The Art of Conversation This work has been published in the Teen Ink monthly print magazine.

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     “Did you see her hair?”“That’s nasty!” “Oh, I know.” “Didyou hear about ...”

Nearly everywhere you go, you canexpect to hear this. Hallways buzz with it. Buses hum with it. The airvibrates with it. “Talk is cheap,” the expression goes,“because supply exceeds demand.” Much of the time, we talkwithout considering what we are saying; the words leap from our mindsinto our mouths with no barriers to slow the rush. Conversation beginsalmost the second we come into contact with another and continuesthroughout the day with the aid of cell phones and computers. We thriveon it. It suppresses unpleasant thoughts, kills time, and offers arelease of emotions. Yet we indulge in conversation so oftenthat we lose sight of its true purpose and value. Author OscarWilde, who was renowned for his wit, said that “Conversation isone of the loveliest of the arts.” But many of our conversationsare wasted opportunities for artistic expression. So much is beingtalked about, yet so little is ever really said.

We use wordsand phrases that have become almost devoid of meaning through theiroveruse. They skip like flat stones across the sea of insight andunderstanding. Sometimes it seems that we talk to another’sappearance rather than to the person.

One crucial aspect of agood conversation is the words used to express thoughts and feelings. Weare capable of profound thoughts and potent emotions, yet ourvocabularies are inadequate for this expression, and many make littleeffort to expand that. Perhaps you see a movie that touches you deeply,yet you have the following conversation:

“So, what did youthink of the film?”

“Oh, my God, it was so sad. Iswear, I went through, like, a box of tissues. I wasbawling.”

This dialogue is hardly an effective way ofexpressing feelings. It gives no hint of how the movie truly affectedyou, or why. Such commonplace phrases are certainly not adequate todescribe a deeply moving experience. However, not only must you try toavoid overused words, you must also be careful in your selection. Youcan use words like weapons to defend yourself, or as windows to show aglimpse of your soul. The purpose of expanding vocabulary is not to usethe largest or most impressive words, but to find those best suited.

Through reading, not only can we learn new words but how to usethem effectively. However, many do not read enough, or do not read booksthat challenge them. Through pursuing knowledge, we can discoverlanguage that better fits our thoughts, ideas, andpassions.

There is much to examine and explore that we rarelytouch in our conversations. We do not question what we see and hear, nordo we challenge others’ assumptions, or bring up the questionsthat secretly haunt us or cause us to wonder.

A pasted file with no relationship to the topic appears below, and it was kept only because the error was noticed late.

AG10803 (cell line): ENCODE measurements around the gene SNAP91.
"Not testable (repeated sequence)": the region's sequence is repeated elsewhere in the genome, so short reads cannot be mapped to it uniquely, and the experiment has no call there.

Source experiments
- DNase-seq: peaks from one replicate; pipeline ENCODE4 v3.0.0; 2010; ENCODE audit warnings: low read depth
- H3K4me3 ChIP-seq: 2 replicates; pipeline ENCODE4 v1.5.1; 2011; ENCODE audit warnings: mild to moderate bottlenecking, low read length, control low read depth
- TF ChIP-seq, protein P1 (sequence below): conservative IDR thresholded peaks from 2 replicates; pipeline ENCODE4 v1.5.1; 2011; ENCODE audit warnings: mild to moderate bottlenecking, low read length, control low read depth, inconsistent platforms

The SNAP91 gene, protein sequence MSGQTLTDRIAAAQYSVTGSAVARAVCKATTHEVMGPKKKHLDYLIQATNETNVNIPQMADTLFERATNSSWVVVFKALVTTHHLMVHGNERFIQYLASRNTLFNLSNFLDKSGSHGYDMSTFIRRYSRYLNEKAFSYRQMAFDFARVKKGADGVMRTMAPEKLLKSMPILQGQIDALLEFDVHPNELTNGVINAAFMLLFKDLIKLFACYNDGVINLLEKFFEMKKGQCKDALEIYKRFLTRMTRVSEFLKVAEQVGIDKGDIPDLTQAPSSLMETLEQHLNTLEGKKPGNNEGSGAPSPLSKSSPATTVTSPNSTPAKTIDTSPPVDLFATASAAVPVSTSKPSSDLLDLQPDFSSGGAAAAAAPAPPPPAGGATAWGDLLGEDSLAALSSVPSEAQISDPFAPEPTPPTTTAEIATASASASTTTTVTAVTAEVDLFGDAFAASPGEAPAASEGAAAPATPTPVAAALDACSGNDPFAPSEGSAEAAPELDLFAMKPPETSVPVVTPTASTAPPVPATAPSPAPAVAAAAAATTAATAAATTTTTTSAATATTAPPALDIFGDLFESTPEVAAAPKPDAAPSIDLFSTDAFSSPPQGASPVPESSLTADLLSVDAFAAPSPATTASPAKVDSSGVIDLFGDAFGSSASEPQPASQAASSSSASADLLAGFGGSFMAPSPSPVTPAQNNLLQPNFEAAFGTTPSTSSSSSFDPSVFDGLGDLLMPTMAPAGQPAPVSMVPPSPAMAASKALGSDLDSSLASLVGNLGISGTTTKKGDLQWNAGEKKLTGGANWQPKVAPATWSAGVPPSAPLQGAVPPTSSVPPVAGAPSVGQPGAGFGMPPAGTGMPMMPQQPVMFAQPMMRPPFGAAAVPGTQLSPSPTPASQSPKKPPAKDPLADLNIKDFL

Often, peopleaccept gossip without questioning its validity, and others are hurt as aresult. We hear people make generalizations and jump to conclusions, yetwe never ask why. No matter how many believe something, you can neverassume it is true. For example, even if the whole world believed that2 + 2 = 5, it still would not be correct. We need to challengeothers’ assumptions, and force them either to justify them orrecognize the falsity of their beliefs.

Most importantly, weneed to question everything. Surely at some point you have been hauntedby some essential question. Why not bring it up in a conversation? Whynot plunge headfirst into the sea of wisdom? Wisdom is, after all, oneof the greatest gifts we have. Conversation should be a method ofexploring the nature of the universe as well as humannature.

Also lacking in many conversations is the ability to talkto another rather than just talking with that person. We avoidpenetrating discussions, partly because many do not want to think deeplyabout anything, especially themselves. They would rather let themselvesbe carried away by waves of emotions without contemplating what causesthem.

If we neglect to reflect on our feelings, why would wediscuss them with others? Besides, such discussions tend to make manyuncomfortable. Because what little we do know about what lies within ourhearts, we guard against prying eye. Consequently, we feel thatto try to catch a glimpse of what lies in another’s soul would tobe to commit a fundamental violation of privacy. We dissemble our natureunder a guise we have chosen, and by lifting another’s mask, youmight drop yours. If this happens, you may find yourself in thesituation you fear most - to see yourself mirrored in the eyes ofanother. We much prefer to concentrate on holding onto our masks, butthe longer we do this, the more difficult it becomes to take it off. Itis important that we confront what lies within us. Exposing some of oursoul allows true communication, rather than just superficialchatter.

A thoughtful person will find that even in themost ordinary of conversations, there are a thousand questions waitingto be asked if you have courage and a desire for change. Instead ofglancing off the great barrier of appearance, strike at the core. Seekout the person behind the mask.

To quote Oscar Wilde again,“Language is the noblest instrument we have, either for therevealing or the concealing of thought; talk itself is a sort ofspiritualized action.” Conversations should not be made up ofmeaningless drivel, but of a meeting of two sharing the human condition.It should bring enlightenment, and a purer sympathy for others. If wewant, we can reach beyond the superficiality of talk into the infiniterealm of wisdom.

This work has been published in the Teen Ink monthly print magazine. This piece has been published in Teen Ink’s monthly print magazine.






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